MIPI plans to release interfaces for displays, as well as for audio and power-management chips and other peripherals, this year. In 2007, the group says it will roll out a physical-layer interface that busts far beyond the gigabit/second barrier.
Formed in July 2003 by ARM, Nokia, STMicroelectronics and Texas Instruments, MIPI aims to shave complexity and costs while boosting flexibility for cell phones and the chips that drive them. Last November, the group released its first spec, an interface for camera phone imagers that Micron Technology Inc. used in a 2-Mpixel CMOS sensor announced last week.
Micron would not make any specific commitments on future products using MIPI's Camera Serial Interface, while it waits for application processors and systems designs using CSI to emerge.
Nevertheless, MIPI interfaces "have a lot of legs" for the long-term shift toward standards, said Suresh Venkatraman, director of technology strategy for Micron's imaging group. "It's difficult to put a time line on [a transition], but you are probably looking at three to four years," he said.
Cell phone makers today face as many as five competing and proprietary physical-layer interfaces for any given system function. MIPI aims to reduce that to two to four physical-layer standards, with multiple protocols layered on top to cover various functions, all geared to last for five to 10 years.
The standards mean "a big headache becomes a small headache," said MIPI chairman Tom Vial, an alliance manager for Texas Instruments Inc. "This frees up engineers to work on other things, and creates less churn for the industry. Systems companies get better interoperability and more flexibility in their choice of chip vendors."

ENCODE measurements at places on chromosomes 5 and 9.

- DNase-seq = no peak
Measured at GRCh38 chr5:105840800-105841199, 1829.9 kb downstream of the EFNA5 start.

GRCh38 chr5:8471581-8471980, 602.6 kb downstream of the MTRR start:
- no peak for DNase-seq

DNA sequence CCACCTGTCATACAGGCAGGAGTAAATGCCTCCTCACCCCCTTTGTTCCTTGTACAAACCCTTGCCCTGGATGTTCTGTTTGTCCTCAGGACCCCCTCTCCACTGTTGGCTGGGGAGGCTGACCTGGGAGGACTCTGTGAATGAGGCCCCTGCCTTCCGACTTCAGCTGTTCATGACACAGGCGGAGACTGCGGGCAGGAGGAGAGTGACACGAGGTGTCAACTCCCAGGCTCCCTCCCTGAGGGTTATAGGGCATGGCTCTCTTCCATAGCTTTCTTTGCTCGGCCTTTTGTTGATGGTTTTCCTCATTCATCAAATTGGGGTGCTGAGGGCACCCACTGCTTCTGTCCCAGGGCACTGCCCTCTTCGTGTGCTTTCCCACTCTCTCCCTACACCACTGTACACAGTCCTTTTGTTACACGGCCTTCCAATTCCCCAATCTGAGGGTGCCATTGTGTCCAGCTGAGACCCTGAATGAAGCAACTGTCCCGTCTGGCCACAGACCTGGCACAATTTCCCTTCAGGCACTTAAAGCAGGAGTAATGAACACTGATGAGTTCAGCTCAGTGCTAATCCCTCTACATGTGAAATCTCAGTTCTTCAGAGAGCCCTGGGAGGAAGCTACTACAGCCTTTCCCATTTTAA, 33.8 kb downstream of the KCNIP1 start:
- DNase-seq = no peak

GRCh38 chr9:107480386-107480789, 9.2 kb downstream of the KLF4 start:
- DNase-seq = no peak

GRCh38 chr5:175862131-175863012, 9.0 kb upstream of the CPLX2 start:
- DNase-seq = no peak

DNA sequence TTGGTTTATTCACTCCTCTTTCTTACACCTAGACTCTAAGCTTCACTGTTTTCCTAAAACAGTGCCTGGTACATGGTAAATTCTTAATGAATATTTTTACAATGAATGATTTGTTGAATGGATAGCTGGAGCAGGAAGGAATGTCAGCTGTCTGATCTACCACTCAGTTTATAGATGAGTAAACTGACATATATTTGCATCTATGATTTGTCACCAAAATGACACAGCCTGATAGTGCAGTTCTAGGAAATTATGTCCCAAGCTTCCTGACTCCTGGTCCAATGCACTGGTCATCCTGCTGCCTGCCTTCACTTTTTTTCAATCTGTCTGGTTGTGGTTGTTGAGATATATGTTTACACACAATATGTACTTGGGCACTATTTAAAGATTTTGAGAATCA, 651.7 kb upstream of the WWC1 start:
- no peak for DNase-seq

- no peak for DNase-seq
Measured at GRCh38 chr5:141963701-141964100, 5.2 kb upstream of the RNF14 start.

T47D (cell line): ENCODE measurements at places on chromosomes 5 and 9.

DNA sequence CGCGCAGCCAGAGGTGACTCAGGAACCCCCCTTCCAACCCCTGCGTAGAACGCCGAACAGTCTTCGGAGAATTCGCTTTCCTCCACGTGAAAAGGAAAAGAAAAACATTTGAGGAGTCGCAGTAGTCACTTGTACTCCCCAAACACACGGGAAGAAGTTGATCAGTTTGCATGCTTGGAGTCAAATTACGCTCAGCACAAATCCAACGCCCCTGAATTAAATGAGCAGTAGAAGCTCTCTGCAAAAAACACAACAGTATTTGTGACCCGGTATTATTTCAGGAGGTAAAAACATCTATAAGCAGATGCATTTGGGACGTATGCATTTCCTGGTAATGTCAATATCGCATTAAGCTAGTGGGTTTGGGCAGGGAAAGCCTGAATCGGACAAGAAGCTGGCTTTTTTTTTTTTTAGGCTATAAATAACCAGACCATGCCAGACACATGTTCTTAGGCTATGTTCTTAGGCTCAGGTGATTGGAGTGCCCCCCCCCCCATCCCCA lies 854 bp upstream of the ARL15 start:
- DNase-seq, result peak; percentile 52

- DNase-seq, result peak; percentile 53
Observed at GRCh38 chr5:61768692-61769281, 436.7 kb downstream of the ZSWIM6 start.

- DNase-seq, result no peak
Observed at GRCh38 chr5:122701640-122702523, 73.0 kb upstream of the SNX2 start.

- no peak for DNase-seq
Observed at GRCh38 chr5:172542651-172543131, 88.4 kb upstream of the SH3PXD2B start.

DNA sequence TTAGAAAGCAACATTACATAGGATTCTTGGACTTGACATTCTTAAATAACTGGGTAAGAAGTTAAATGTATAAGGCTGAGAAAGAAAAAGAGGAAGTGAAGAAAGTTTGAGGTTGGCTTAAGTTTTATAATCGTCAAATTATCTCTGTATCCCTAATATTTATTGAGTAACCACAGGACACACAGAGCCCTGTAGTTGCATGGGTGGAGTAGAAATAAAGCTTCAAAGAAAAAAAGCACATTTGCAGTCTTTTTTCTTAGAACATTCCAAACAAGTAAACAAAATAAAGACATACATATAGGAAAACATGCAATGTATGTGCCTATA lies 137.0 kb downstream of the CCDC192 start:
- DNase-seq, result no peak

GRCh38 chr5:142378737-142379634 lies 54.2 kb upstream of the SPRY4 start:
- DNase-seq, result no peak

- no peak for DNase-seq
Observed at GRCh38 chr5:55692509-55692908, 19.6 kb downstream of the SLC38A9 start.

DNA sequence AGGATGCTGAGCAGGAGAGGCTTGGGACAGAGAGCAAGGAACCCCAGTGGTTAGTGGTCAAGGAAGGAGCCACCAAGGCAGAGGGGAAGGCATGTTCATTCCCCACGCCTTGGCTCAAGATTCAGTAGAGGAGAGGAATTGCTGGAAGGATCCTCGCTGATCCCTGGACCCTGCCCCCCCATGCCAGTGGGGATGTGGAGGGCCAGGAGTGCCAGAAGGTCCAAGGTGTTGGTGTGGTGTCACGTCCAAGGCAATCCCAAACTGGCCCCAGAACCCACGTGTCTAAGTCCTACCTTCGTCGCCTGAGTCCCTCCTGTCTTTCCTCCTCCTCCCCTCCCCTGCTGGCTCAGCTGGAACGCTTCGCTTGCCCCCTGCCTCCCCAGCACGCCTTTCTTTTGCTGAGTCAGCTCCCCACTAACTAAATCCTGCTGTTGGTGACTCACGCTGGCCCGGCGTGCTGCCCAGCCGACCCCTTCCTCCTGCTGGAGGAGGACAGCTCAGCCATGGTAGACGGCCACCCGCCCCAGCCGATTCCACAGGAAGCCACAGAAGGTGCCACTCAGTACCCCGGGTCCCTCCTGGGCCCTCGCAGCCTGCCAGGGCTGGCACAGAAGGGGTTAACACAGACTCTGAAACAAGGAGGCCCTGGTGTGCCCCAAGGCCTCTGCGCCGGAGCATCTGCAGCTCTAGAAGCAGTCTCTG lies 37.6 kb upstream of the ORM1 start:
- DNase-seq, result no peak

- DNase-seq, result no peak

"We are already designing in quite a few of the MIPI interfaces," said Boris Bobrov, a marketing manager for multimedia applications in the wireless group at Freescale Semiconductor Inc. "We see a lot of progress in their camera, display and audio interfaces and are looking at implementing those first."
Standard interfaces, said Bobrov, make "our customer's life easier in choosing and switching between solutions." And the effort makes "our life easier working with different suppliers."
MIPI's initial foundation is what it calls D-Phy, a serial interface released in November that will be the basis for its camera, display and universal interfaces. D-Phy supports as many as four lanes at rates of up to 1 Gbit/s per lane, based on a 1.2-volt, source-synchronous scalable low-voltage signaling technology using a 200-mV swing.
"I think you'll see many implementations [at] 600 to 800 Mbits/s per lane," said Vial.
MIPI also released CSI last November as a protocol, geared for imagers, that rides on top of the D-Phy. The group chose the existing Compact Camera Port 2 interface of the Standard Mobile Imaging Architecture Forum as the starting point for CSI, then significantly modified it.
In mid-March, the group expects to release a Display Serial Interface protocol for D-Phy, supporting any display type with resolutions up to XGA (1,024 x 768 pixels).
"The display and camera interfaces were the low-hanging fruit," said Vial. "The existing interfaces were fragmented, proprietary and didn't scale well, so it wasn't difficult to get people to agree on the need for a standard there."
Indeed, even companies backing competing efforts--such as the Mobile Video Interface (MVI) defined by Epson and Renesas, and National Semiconductor Corp.'s Mobile Pixel Link (MPL)--see the MIPI specs as a primary direction for the future.